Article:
Sometimes, you need a list of all groups whose name contain a specific string, whether that is in the beginning, middle, or end of the group name. As we’ve seen previously, looking up groups in PowerShell is done with the Get-ADGroup command. Adding the -filter parameter allows us to find groups that satisfy our needs. Using asterisks as wildcards, we can specify whether the string should be at the start, middle, or end:
Last week, I showed you how I find all the nested members of a specified group. When we get requests for such audits, however, they usually specify doing so for a number of groups. Now, we could of course do it, one group at a time, adding information to our output as we go, however the script as written overwrites the file. What, then, if we want to run this on a number of groups, and avoid overwriting the file? That requires the -Append parameter:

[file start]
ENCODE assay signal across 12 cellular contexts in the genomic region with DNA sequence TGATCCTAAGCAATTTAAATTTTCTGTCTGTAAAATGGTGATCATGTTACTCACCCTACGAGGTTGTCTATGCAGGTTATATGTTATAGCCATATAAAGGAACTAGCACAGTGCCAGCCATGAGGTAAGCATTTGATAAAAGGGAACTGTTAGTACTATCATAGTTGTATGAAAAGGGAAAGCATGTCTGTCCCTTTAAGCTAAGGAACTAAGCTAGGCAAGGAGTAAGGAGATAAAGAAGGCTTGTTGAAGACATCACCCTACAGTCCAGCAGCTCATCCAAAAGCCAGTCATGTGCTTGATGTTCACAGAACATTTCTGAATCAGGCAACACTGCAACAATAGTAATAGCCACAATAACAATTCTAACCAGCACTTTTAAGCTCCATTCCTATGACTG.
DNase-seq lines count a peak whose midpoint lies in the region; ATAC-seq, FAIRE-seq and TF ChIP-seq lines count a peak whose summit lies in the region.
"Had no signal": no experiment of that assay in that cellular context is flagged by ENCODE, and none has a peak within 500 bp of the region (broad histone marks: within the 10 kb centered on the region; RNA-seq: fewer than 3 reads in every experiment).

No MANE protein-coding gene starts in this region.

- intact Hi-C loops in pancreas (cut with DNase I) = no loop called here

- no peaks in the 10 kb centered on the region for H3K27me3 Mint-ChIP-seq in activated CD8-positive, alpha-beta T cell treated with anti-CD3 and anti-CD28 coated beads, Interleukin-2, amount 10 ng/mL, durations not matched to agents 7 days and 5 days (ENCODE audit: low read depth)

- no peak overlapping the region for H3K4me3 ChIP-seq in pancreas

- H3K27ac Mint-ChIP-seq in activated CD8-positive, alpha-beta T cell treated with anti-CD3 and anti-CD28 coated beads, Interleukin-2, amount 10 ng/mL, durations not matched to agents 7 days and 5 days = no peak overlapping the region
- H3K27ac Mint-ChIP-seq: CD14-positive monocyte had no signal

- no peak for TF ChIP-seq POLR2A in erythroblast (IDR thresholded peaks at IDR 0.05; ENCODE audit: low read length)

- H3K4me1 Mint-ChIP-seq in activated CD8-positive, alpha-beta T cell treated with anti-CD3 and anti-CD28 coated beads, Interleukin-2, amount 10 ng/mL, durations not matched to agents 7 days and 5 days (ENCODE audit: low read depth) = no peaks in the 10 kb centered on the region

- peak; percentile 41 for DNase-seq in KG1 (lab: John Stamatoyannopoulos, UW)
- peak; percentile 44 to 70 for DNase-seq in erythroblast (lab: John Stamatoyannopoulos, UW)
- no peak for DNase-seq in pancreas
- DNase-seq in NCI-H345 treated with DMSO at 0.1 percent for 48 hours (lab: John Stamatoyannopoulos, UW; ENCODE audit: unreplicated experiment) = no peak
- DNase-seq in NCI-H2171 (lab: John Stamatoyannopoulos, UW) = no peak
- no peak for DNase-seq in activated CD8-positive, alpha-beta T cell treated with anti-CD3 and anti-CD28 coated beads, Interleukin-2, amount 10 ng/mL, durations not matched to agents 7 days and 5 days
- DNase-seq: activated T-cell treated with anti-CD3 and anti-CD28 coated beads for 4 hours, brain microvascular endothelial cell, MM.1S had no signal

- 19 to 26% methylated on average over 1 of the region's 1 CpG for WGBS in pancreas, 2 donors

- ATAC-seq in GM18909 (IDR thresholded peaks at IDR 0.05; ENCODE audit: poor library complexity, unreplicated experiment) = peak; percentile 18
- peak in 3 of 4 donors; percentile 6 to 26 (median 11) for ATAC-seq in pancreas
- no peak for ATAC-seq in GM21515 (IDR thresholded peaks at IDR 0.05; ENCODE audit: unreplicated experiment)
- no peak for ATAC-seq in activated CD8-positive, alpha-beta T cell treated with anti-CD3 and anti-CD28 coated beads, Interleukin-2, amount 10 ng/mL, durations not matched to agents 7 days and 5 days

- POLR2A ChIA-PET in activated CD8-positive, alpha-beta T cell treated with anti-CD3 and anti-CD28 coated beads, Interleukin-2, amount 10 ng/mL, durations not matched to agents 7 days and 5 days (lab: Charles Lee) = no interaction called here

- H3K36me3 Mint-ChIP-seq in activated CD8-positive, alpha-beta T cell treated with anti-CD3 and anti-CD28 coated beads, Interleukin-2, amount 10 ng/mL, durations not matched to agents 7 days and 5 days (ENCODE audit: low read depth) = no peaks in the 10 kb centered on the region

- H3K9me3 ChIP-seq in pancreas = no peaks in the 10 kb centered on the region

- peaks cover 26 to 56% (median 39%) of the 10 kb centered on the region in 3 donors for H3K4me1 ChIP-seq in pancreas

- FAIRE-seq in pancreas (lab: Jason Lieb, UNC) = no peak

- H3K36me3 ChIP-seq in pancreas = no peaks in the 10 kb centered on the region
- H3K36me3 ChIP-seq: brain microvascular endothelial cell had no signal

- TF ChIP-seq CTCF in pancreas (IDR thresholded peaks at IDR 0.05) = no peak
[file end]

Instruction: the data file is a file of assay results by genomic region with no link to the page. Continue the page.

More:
Some time ago, I was asked to provide a list of everyone with access to a specific system. After communicating with the client, it transpired that they were particularly interested in knowing who were the members of a set of Active Directory groups. While this can be done manually, I wanted to try my hand at building a PowerShell-script that returned the information the client was asking for, and which I could reuse at some later point, as such requests pop up with some regularity.